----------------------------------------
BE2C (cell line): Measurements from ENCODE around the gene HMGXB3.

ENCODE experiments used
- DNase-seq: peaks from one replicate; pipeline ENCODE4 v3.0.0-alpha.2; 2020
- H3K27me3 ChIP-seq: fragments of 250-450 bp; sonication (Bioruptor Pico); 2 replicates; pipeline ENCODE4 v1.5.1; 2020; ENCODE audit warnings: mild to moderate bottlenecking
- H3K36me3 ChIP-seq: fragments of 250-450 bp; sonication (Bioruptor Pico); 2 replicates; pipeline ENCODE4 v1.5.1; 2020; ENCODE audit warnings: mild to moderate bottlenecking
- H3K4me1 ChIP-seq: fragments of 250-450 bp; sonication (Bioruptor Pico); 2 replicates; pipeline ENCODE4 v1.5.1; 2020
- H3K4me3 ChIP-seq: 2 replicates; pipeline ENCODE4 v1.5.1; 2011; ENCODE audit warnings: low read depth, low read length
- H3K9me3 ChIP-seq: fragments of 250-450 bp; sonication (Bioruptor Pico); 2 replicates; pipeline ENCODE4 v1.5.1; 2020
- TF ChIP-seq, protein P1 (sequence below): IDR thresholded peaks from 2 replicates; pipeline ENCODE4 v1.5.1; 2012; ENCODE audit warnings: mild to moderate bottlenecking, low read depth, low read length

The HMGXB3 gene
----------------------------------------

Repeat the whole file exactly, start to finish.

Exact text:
BE2C (cell line): Measurements from ENCODE around the gene HMGXB3.

ENCODE experiments used
- DNase-seq: peaks from one replicate; pipeline ENCODE4 v3.0.0-alpha.2; 2020
- H3K27me3 ChIP-seq: fragments of 250-450 bp; sonication (Bioruptor Pico); 2 replicates; pipeline ENCODE4 v1.5.1; 2020; ENCODE audit warnings: mild to moderate bottlenecking
- H3K36me3 ChIP-seq: fragments of 250-450 bp; sonication (Bioruptor Pico); 2 replicates; pipeline ENCODE4 v1.5.1; 2020; ENCODE audit warnings: mild to moderate bottlenecking
- H3K4me1 ChIP-seq: fragments of 250-450 bp; sonication (Bioruptor Pico); 2 replicates; pipeline ENCODE4 v1.5.1; 2020
- H3K4me3 ChIP-seq: 2 replicates; pipeline ENCODE4 v1.5.1; 2011; ENCODE audit warnings: low read depth, low read length
- H3K9me3 ChIP-seq: fragments of 250-450 bp; sonication (Bioruptor Pico); 2 replicates; pipeline ENCODE4 v1.5.1; 2020
- TF ChIP-seq, protein P1 (sequence below): IDR thresholded peaks from 2 replicates; pipeline ENCODE4 v1.5.1; 2012; ENCODE audit warnings: mild to moderate bottlenecking, low read depth, low read length

The HMGXB3 gene